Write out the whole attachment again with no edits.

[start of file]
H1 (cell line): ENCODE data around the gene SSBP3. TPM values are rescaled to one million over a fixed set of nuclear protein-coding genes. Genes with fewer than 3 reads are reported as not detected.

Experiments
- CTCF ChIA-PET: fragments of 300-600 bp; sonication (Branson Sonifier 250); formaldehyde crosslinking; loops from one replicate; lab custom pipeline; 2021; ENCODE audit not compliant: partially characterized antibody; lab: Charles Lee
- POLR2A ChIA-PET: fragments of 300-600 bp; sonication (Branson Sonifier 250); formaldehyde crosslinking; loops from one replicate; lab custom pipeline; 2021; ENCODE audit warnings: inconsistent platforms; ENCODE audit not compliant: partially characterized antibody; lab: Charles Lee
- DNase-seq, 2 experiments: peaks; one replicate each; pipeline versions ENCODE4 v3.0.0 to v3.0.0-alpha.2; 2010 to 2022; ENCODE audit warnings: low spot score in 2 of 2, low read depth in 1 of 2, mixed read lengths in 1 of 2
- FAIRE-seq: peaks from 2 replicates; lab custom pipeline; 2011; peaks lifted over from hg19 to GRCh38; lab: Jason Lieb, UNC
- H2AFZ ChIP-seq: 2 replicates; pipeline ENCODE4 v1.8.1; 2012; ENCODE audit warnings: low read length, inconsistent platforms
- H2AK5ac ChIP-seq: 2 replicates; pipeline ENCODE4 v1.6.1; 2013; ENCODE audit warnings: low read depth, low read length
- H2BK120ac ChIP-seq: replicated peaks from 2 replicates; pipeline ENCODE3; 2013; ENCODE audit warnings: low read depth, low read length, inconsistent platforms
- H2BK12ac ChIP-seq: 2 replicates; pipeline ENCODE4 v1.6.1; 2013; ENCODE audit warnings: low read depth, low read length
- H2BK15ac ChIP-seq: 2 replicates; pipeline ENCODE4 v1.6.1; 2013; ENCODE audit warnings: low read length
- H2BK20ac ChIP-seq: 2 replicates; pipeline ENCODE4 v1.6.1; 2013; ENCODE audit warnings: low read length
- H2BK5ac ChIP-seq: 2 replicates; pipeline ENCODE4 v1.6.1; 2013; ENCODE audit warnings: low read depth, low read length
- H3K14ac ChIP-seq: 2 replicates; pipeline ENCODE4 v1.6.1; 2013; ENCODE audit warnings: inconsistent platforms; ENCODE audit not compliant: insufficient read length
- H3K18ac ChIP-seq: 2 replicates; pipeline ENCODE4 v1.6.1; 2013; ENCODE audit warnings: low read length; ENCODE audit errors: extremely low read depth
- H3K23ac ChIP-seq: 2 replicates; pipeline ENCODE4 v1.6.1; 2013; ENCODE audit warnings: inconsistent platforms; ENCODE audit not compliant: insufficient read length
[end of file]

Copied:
H1 (cell line): ENCODE data around the gene SSBP3. TPM values are rescaled to one million over a fixed set of nuclear protein-coding genes. Genes with fewer than 3 reads are reported as not detected.

Experiments
- CTCF ChIA-PET: fragments of 300-600 bp; sonication (Branson Sonifier 250); formaldehyde crosslinking; loops from one replicate; lab custom pipeline; 2021; ENCODE audit not compliant: partially characterized antibody; lab: Charles Lee
- POLR2A ChIA-PET: fragments of 300-600 bp; sonication (Branson Sonifier 250); formaldehyde crosslinking; loops from one replicate; lab custom pipeline; 2021; ENCODE audit warnings: inconsistent platforms; ENCODE audit not compliant: partially characterized antibody; lab: Charles Lee
- DNase-seq, 2 experiments: peaks; one replicate each; pipeline versions ENCODE4 v3.0.0 to v3.0.0-alpha.2; 2010 to 2022; ENCODE audit warnings: low spot score in 2 of 2, low read depth in 1 of 2, mixed read lengths in 1 of 2
- FAIRE-seq: peaks from 2 replicates; lab custom pipeline; 2011; peaks lifted over from hg19 to GRCh38; lab: Jason Lieb, UNC
- H2AFZ ChIP-seq: 2 replicates; pipeline ENCODE4 v1.8.1; 2012; ENCODE audit warnings: low read length, inconsistent platforms
- H2AK5ac ChIP-seq: 2 replicates; pipeline ENCODE4 v1.6.1; 2013; ENCODE audit warnings: low read depth, low read length
- H2BK120ac ChIP-seq: replicated peaks from 2 replicates; pipeline ENCODE3; 2013; ENCODE audit warnings: low read depth, low read length, inconsistent platforms
- H2BK12ac ChIP-seq: 2 replicates; pipeline ENCODE4 v1.6.1; 2013; ENCODE audit warnings: low read depth, low read length
- H2BK15ac ChIP-seq: 2 replicates; pipeline ENCODE4 v1.6.1; 2013; ENCODE audit warnings: low read length
- H2BK20ac ChIP-seq: 2 replicates; pipeline ENCODE4 v1.6.1; 2013; ENCODE audit warnings: low read length
- H2BK5ac ChIP-seq: 2 replicates; pipeline ENCODE4 v1.6.1; 2013; ENCODE audit warnings: low read depth, low read length
- H3K14ac ChIP-seq: 2 replicates; pipeline ENCODE4 v1.6.1; 2013; ENCODE audit warnings: inconsistent platforms; ENCODE audit not compliant: insufficient read length
- H3K18ac ChIP-seq: 2 replicates; pipeline ENCODE4 v1.6.1; 2013; ENCODE audit warnings: low read length; ENCODE audit errors: extremely low read depth
- H3K23ac ChIP-seq: 2 replicates; pipeline ENCODE4 v1.6.1; 2013; ENCODE audit warnings: inconsistent platforms; ENCODE audit not compliant: insufficient read length